Non Surgical Biocompatible Periodontal Treatment...

                               THE BONNER METHOD

"before you pull the trigger, you need to know what the target is"

Do you know someone...

...who has bleeding, red, swollen gums?
...who has bad breath?
...who has sensitive teeth and receding gums?
...who has difficulty maintaining a clean mouth, with heavy plaque formation which rapidly regenerates after brushing, or an unpleasant taste, an awareness of the gums, which bleed easily; ulcerations; halitosis (pungently reminiscent of garlic), sore, dry or itchy eyes and a history of generalized malaise, fatigue and frequent headache. Protracted or repetetive 'Flu like' symptoms were often reported if the infection had been recently contracted?

Did you know that gum disease

                       Can be treated successfully?

How is gum disease treated?

Periodontal disease is an infection of the gums and supporting structures of the teeth caused by bacteria and parasites. Our bio-periodontal care is designed to identify and to eliminate the cause of the infection first, then remove the consequent tartar. We also identify and treat the local and systemic factors associated with the onset and progression of the periodontal disease.
The microscope is a revolutionary instrument used to determine whether you’re infected by pathogenic micro-organisms. With the help of disinfectant products, possible anti-infective creams and other natural or pharmaceutical medications, we are able to control and eliminate gum infections. Once the infection has been eliminated, tartar build-up around the teeth can be properly removed and natural healing can occur. This disease is treated just like any other, by eliminating contamination factors.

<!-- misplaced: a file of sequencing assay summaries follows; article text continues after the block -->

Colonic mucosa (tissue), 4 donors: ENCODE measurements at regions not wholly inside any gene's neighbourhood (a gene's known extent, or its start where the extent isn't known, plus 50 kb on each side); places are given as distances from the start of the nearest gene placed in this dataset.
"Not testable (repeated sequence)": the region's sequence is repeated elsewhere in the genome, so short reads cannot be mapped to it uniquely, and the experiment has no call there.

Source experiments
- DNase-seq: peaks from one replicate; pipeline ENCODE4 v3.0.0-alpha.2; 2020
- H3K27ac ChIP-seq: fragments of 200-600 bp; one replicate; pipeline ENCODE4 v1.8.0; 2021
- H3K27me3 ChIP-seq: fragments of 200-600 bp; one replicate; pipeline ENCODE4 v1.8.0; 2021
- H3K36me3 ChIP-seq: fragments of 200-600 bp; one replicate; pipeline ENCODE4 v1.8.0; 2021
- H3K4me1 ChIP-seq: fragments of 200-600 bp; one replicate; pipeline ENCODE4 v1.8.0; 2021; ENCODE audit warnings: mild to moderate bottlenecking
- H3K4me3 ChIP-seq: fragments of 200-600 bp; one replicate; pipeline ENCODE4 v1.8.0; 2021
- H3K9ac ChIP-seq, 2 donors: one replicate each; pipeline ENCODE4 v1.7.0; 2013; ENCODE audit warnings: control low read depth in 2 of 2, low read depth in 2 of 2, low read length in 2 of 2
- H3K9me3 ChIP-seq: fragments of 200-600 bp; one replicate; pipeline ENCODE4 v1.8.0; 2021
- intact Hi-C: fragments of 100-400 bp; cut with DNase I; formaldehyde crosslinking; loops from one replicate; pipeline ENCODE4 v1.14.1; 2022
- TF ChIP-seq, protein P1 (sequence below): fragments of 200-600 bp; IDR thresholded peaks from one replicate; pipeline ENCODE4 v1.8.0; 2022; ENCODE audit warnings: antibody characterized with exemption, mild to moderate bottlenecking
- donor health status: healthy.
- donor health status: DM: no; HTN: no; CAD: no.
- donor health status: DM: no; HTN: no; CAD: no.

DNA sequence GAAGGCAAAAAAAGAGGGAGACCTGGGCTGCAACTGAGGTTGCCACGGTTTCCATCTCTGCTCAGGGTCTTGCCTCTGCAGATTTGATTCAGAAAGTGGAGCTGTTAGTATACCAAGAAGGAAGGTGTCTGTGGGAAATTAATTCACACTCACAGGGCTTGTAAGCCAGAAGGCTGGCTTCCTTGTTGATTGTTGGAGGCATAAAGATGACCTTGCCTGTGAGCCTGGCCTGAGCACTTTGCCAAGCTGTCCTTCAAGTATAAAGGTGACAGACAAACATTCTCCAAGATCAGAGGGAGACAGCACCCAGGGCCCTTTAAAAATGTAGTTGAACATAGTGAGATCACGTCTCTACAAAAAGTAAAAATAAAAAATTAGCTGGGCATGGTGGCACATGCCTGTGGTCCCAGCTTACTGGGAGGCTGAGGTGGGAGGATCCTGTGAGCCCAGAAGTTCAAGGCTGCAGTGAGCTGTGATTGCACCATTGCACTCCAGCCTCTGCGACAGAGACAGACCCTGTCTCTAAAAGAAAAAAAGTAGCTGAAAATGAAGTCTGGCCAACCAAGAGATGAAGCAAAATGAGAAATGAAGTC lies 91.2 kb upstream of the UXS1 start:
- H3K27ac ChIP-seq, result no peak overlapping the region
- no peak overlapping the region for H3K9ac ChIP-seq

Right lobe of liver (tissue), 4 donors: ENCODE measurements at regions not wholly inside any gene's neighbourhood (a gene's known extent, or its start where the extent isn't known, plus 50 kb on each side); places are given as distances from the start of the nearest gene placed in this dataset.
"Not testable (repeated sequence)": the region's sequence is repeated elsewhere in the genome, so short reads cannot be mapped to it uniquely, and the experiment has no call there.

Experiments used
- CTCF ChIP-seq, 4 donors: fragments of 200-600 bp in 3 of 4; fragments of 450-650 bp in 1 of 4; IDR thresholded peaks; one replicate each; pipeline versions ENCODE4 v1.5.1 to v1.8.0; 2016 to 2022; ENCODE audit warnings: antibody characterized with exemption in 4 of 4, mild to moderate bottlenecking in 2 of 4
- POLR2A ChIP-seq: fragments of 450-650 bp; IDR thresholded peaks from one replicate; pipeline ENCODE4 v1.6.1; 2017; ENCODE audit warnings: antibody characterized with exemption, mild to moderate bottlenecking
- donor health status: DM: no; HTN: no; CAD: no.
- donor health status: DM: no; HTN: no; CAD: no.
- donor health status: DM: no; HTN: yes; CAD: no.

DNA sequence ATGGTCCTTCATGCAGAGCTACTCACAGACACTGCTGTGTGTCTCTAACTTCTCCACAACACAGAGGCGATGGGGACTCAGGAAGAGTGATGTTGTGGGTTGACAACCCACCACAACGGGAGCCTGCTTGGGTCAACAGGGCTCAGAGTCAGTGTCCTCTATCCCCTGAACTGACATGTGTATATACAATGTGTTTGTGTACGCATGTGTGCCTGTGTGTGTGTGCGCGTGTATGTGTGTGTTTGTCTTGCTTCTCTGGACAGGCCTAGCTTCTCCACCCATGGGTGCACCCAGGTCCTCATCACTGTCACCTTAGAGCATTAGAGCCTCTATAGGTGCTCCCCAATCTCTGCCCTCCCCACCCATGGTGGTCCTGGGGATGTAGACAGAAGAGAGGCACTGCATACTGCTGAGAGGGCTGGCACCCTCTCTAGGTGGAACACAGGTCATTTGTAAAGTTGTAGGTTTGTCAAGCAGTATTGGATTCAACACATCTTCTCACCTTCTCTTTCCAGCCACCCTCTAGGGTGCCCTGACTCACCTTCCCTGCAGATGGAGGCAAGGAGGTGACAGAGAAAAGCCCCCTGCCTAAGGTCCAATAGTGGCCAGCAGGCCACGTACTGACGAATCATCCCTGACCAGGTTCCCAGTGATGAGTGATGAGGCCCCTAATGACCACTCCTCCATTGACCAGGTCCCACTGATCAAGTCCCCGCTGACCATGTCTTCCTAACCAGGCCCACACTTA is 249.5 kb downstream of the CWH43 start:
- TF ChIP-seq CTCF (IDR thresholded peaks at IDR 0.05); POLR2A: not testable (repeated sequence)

Consequences of the disease

The infection progressively establishes itself in the gums, causing them to recede and bleed, leading to loosening and finally to loss of teeth. Not to mention the Oral-Systemic risk.... below..

Benefits of treatment

This disease can be treated by removing the flora containing pathogen microbes. Bad breath disappears, gum bleeding stops and healing can continue until the fissure has closed up around the teeth, and you can reduce your risk to many systemic illnesses.

The conventional approach

The usual dental hygiene and scaling methods help to eliminate tartar that forms around the teeth. However, bacteria and parasites are still present and continue to deteriorate the cavity around your teeth. In most cases, conventional treatments stabilize and slow the progress of the disease. Corrective surgery is often necessary but the return of the disease is in most cases inevitable. The Cause is not adressed.

Your Health Our Concern

Medical studies suggest there is a link between gum infections or dental infection and cardio-vascular disease, stroke, diabetes, Arthritis and infertility, premature births and low birth weight and a host of other conditions would be linked to oral health and that we would become integral in the "holistic" management of these diseases.